The purpose of the personal statement, also referred to as the Statement of Purpose or Candidate’s Admission Statement, is to gather information about you outside of your academic performance.  When creating a personal statement, be sure to:

    • highlight your accomplishments and your interest in enrolling in the specific graduate program you have selected.
    • showcase what makes you a unique candidate for the program, while ensuring the statement remains relevant to the topic assigned.   
    • ask another person to review your personal statement for feedback before submitting.  Visit the Writing Center
    Letter of Recommendation

    The letter of recommendation is an important element of an application to graduate school.  Before you ask for a letter of recommendation from a faculty/staff member or a professional supervisor, make sure to:

    • build relationships throughout your academic and professional career and identify individuals who could best write about you and your accomplishments. 
    • share an updated resume and additional details that would assist the individual in writing a letter of recommendation.  Include information about your career goals and why you are interested in the graduate program you have chosen.  
    • provide enough notice for the letter of recommendation and important details regarding application deadlines, how to submit the letter of recommendation, and any additional criteria for the letter.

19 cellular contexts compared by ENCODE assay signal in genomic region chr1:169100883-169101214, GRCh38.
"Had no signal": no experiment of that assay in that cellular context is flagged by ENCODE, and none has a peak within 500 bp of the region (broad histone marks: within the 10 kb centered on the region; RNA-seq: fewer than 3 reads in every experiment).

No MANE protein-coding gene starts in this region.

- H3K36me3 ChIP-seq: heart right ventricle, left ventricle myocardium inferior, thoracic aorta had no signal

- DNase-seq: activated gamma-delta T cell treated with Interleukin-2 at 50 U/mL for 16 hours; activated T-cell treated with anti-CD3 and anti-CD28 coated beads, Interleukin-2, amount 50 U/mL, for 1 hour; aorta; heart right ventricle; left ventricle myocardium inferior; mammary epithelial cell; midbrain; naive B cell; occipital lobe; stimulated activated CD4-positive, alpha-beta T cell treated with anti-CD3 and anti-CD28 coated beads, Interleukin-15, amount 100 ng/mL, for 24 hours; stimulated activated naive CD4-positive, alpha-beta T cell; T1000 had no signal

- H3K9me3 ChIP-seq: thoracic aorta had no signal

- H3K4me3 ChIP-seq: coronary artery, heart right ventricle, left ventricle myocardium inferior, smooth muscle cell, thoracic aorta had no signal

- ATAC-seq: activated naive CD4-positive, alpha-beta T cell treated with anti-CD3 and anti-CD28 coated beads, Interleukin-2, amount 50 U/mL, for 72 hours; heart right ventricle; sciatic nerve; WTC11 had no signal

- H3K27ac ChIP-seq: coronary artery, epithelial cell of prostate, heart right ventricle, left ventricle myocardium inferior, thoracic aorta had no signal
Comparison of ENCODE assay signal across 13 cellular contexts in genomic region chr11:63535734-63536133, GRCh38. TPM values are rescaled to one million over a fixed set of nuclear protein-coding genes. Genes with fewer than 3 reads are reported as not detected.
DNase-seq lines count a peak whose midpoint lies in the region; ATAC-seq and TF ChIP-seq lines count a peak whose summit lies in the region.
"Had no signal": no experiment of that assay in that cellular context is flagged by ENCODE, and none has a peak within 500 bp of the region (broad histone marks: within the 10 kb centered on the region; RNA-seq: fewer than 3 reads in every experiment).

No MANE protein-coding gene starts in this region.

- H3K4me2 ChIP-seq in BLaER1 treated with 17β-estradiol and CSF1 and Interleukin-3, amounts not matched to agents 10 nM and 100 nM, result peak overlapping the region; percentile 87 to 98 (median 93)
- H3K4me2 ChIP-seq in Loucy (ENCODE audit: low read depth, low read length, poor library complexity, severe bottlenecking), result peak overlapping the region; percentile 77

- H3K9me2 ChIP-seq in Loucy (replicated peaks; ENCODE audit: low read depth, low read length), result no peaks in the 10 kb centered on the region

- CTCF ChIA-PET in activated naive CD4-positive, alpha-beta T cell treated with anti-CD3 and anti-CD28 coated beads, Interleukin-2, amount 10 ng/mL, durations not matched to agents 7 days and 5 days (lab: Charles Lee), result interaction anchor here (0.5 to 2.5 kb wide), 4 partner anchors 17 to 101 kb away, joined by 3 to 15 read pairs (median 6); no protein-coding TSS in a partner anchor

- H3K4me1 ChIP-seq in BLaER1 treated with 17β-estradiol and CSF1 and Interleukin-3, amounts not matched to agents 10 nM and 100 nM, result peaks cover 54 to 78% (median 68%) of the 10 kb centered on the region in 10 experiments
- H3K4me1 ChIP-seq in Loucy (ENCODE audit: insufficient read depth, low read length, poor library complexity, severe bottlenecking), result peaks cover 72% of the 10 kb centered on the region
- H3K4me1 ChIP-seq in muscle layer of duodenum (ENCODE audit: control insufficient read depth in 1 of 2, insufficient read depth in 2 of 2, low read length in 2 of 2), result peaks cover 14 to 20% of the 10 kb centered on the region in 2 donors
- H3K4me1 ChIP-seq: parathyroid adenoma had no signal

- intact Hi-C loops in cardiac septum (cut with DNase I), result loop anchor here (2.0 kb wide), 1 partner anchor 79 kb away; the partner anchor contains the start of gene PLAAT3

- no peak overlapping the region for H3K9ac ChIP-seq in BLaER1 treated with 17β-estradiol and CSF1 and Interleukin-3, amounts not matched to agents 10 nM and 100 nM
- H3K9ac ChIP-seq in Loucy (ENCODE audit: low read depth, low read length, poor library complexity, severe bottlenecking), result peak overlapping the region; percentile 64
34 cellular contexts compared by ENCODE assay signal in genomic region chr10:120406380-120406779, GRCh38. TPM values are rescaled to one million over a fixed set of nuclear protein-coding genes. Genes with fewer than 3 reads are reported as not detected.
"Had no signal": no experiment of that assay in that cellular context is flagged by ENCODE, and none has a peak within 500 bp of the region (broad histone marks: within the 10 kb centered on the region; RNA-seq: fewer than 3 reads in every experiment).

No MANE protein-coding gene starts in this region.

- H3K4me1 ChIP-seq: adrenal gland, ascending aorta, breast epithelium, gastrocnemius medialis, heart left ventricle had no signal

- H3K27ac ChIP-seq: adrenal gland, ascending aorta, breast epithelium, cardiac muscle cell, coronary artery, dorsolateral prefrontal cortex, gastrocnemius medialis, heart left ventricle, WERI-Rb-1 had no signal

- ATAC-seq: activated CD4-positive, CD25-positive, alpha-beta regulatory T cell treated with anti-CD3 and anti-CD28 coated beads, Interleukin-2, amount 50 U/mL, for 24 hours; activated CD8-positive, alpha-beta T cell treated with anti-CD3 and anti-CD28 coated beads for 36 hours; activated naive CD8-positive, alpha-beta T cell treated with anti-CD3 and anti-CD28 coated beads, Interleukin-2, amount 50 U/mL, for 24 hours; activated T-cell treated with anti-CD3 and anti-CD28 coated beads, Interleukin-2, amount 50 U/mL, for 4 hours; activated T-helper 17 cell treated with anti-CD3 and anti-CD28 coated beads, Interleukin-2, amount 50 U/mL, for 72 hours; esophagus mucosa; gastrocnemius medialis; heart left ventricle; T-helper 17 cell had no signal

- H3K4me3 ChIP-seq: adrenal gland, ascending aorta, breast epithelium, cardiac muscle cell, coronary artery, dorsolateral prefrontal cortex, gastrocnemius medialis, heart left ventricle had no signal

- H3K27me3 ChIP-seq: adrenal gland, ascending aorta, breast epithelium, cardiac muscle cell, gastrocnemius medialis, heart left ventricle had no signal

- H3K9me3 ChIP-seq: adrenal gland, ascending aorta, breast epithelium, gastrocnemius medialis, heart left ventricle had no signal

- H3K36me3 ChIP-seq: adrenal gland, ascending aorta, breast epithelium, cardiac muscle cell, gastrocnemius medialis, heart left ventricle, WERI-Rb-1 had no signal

• Financial Resources

    Financial Resources

    Financial Assistance

    Assistantships are usually campus-affiliated work assignments that provide an individual a stipend and often waive tuition and/or other matriculation fees. Assistantships can be offered at both the master and doctoral level.


    Fellowships are typically granted to individuals to cover their living expenses while they carry out research or work on a project. Awards may span multiple years. Awards are usually based on an individual's merit. Fellowships are typically reserved for students in PhD programs.

    Scholarship Awards

    Scholarship awards are based on one or more aspects of several criteria - merit, financial need, discipline of study, career goals or membership within a minority group.


    Loans are available from the government and private sources. Visit Stony Brook's Financial Aid Office website for more information.